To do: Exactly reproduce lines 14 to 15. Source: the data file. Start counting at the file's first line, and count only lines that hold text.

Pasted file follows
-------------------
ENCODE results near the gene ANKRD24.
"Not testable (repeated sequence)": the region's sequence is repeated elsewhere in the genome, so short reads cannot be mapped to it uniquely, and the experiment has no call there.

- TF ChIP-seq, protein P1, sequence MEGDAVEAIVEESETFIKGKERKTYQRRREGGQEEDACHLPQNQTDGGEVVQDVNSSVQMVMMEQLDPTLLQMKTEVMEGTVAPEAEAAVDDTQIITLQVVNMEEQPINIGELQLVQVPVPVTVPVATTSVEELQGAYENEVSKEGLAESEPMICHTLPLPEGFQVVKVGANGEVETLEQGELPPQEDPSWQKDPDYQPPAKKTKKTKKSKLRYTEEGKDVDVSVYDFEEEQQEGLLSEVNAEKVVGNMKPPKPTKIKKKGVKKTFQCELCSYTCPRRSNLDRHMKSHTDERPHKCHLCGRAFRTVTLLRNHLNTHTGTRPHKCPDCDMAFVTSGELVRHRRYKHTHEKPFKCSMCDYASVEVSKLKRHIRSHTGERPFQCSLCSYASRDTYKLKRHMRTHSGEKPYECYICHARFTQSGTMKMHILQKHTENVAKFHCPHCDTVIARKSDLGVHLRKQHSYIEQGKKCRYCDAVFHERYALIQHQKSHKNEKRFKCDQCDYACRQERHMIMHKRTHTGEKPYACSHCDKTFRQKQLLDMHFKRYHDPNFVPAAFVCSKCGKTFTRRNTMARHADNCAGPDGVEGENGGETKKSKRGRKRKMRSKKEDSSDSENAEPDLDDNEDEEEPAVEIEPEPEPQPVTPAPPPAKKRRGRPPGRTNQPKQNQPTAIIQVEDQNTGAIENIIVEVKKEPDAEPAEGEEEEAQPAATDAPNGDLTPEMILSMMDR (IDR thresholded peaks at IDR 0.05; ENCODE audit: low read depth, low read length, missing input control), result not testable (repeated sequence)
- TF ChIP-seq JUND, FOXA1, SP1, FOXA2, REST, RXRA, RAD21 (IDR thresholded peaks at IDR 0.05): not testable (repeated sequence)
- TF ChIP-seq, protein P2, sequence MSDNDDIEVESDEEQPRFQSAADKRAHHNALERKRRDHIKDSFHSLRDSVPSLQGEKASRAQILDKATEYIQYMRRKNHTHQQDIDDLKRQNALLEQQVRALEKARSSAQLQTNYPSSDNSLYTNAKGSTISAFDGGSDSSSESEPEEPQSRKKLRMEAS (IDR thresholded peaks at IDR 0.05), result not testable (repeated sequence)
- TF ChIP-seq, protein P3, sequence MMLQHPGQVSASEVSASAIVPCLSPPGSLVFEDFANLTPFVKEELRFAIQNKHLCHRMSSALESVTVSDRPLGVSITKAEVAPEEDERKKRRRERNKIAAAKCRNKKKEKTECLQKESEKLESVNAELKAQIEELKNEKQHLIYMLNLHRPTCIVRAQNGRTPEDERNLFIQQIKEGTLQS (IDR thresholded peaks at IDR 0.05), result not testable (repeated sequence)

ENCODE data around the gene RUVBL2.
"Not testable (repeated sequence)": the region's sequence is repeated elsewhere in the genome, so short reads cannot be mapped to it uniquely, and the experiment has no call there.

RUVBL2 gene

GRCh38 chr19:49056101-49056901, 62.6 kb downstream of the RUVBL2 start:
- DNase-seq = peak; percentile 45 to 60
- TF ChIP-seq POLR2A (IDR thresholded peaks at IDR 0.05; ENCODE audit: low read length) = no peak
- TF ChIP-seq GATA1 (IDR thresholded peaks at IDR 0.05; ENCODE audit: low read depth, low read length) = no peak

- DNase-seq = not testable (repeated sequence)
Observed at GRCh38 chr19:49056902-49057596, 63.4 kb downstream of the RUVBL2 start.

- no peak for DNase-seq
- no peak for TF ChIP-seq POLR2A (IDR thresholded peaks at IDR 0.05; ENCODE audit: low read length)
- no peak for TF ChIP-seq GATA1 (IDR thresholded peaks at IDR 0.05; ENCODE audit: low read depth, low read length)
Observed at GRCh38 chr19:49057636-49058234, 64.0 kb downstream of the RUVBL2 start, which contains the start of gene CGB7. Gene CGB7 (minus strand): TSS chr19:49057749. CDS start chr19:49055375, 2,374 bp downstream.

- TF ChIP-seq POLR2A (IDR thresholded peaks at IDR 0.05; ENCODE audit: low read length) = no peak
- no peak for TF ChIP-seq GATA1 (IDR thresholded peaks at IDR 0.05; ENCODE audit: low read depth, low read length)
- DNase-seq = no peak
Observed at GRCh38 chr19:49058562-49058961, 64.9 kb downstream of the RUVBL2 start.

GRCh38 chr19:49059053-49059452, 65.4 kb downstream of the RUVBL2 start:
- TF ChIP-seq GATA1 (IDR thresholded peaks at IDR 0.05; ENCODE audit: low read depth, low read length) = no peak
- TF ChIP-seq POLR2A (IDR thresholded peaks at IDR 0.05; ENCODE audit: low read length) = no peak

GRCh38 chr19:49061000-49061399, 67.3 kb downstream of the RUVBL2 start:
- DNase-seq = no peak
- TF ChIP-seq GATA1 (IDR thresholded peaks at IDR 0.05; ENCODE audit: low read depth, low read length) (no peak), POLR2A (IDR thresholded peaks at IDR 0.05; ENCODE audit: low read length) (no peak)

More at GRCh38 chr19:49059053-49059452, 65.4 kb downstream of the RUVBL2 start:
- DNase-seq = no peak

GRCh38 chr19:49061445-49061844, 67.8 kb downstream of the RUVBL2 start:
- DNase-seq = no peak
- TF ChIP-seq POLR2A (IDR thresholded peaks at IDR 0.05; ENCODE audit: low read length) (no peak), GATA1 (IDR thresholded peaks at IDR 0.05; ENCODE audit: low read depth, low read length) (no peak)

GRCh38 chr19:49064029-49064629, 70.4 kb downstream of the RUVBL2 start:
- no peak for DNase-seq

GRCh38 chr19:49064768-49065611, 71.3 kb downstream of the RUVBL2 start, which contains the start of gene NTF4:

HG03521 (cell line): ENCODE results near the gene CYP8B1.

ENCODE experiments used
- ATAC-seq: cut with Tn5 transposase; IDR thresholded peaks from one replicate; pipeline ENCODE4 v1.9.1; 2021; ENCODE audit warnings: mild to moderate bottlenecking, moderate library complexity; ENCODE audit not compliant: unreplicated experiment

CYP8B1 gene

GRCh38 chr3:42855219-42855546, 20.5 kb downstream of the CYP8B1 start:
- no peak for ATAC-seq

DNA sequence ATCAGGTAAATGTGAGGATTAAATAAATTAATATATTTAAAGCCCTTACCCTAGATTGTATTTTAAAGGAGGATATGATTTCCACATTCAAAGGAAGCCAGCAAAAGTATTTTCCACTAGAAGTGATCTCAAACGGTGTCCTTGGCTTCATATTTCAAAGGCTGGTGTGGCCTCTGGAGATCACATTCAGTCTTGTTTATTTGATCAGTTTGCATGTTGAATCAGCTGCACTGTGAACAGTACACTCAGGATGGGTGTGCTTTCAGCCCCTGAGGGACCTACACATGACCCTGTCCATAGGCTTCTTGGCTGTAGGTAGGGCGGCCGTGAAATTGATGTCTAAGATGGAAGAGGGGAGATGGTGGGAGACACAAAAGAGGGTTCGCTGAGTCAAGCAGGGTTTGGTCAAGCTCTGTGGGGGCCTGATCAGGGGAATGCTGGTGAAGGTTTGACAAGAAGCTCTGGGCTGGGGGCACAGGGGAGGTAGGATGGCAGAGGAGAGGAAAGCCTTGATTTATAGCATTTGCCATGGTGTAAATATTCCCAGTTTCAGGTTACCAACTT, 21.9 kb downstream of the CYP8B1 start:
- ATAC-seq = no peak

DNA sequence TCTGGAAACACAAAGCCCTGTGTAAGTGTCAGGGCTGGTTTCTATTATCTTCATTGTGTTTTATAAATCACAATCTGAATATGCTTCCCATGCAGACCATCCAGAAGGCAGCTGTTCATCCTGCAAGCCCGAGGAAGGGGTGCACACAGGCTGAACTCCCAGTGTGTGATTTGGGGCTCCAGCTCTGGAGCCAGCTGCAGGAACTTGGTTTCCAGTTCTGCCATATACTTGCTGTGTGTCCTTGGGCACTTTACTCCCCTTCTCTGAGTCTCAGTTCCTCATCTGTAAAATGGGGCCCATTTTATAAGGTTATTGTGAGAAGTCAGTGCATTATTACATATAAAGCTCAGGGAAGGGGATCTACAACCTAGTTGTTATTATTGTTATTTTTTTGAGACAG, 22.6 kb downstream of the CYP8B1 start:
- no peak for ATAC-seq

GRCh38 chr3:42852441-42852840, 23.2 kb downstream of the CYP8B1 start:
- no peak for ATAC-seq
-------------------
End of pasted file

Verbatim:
- DNase-seq = not testable (repeated sequence)
Observed at GRCh38 chr19:49056902-49057596, 63.4 kb downstream of the RUVBL2 start.